This AONB runs almost the entire 201 kilometres of Anglesey’s coast, running through no fewer than three stretches of Heritage Coast along the way.
Camping in Areas of Outstanding Natural Beauty
Camping in the Areas of Outstanding Natural Beauty of England, Wales and Northern Ireland (AONBs)
There are 46 Areas of Outstanding Natural Beauty (AONBs) in England, Wales and Northern Ireland (Scotland has its own National Scenic Area designation). The AONB designation developed from the germ of an idea put forward by John Dower in 1945 and the first region to be awarded the status was the Gower Peninsula in 1956 (the most recent is the Tamar Valley in 1994).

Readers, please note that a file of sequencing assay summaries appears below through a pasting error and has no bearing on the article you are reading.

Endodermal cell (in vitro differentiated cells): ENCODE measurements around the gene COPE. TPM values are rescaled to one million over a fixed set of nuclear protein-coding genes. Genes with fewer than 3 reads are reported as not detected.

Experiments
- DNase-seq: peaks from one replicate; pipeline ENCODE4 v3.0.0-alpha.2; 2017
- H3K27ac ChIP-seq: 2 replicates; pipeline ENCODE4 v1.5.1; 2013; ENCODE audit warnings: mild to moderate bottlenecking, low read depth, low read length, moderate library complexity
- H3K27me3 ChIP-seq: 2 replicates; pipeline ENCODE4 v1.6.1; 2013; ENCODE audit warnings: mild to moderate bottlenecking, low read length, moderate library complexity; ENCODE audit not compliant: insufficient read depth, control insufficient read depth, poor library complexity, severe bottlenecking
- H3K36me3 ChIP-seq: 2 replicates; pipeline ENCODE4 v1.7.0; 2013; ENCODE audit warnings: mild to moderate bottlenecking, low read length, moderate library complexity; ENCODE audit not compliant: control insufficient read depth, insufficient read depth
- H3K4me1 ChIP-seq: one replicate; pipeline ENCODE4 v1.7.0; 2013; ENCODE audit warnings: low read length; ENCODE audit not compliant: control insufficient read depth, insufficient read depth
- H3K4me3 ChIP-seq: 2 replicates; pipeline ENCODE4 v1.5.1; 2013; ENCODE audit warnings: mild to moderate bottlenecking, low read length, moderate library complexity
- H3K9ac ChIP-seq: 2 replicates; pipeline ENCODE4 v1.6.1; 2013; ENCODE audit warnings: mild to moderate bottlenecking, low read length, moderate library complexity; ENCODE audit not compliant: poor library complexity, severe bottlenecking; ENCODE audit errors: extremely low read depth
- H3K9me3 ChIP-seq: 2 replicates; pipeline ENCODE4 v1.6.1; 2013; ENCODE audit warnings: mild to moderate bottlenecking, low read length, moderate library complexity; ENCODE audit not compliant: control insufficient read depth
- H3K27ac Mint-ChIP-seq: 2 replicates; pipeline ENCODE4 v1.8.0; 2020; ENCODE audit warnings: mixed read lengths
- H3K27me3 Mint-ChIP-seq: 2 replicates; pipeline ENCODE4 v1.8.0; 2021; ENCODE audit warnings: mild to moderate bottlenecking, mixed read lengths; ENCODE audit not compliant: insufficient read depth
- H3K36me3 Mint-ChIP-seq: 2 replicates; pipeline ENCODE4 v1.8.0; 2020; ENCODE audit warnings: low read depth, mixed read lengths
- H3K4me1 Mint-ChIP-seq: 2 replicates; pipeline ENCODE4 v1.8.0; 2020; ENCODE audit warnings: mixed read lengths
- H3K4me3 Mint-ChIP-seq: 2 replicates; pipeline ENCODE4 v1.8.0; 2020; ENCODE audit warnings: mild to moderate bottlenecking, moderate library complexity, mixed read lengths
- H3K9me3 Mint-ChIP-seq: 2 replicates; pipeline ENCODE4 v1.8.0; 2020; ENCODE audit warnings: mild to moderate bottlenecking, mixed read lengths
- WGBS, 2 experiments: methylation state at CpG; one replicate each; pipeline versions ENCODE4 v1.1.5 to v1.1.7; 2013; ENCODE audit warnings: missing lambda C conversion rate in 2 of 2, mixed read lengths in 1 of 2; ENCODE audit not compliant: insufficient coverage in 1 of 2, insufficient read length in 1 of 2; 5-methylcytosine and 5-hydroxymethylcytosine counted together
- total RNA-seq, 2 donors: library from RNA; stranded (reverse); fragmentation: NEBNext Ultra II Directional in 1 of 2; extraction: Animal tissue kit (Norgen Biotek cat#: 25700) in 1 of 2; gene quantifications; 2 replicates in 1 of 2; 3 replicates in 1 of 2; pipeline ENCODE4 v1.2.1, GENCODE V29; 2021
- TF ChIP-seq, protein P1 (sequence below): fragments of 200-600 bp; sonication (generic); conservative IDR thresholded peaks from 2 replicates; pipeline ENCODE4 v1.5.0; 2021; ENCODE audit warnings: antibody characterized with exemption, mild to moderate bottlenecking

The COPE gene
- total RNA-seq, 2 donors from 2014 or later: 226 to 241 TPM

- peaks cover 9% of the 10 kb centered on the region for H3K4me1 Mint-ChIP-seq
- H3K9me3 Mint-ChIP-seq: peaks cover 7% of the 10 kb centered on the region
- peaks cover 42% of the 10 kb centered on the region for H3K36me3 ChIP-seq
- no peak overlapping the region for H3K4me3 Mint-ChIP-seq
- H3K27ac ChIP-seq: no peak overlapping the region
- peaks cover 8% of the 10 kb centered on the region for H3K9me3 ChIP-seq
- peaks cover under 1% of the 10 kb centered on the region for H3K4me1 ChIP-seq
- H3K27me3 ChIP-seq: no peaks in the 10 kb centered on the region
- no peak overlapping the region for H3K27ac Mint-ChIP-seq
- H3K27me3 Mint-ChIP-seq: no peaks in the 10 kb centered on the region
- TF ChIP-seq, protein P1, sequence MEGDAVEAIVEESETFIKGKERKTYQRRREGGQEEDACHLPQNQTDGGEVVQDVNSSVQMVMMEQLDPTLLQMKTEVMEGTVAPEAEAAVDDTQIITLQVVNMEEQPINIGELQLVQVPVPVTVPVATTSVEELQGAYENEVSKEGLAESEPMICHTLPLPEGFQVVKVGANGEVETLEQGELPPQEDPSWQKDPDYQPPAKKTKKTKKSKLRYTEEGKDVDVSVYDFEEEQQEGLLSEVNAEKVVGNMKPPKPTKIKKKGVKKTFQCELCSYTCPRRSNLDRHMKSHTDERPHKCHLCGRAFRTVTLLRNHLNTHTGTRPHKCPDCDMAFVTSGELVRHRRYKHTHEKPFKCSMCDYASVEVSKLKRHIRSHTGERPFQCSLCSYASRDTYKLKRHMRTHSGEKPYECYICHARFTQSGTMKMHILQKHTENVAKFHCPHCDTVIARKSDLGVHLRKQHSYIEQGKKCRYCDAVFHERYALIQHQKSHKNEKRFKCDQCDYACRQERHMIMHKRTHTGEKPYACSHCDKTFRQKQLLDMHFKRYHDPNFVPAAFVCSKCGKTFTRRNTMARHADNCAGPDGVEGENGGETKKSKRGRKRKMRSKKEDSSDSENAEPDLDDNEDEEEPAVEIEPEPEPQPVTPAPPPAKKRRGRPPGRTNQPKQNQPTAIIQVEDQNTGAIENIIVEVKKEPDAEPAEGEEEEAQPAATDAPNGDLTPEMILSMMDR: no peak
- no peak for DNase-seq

Today the 46 AONBs cover around 18% of the UK countryside and 20% of the English coastline. Some 19,000 km of public footpaths run through AONBs. In short, two-thirds of the UK population live within 30 minutes of an AONB – the theory is most people should have access to some of the most delicate habitats and attractive landscapes in the country.
The primary role of AONBs is to conserve and enhance natural beauty. There are caveats, namely that “account should be taken of the needs of agriculture, forestry, and other rural industries and of the economic and social needs of local communities”. AONBs have similar levels of protection to those of national parks but, unlike national parks, the governing bodies do not have independent planning powers.
Each AONB has its own unique characteristics – exemplified by its landscape, habitats, wildlife and cultural heritage. The role of the AONB organisation is to protect and safeguard it for future generations.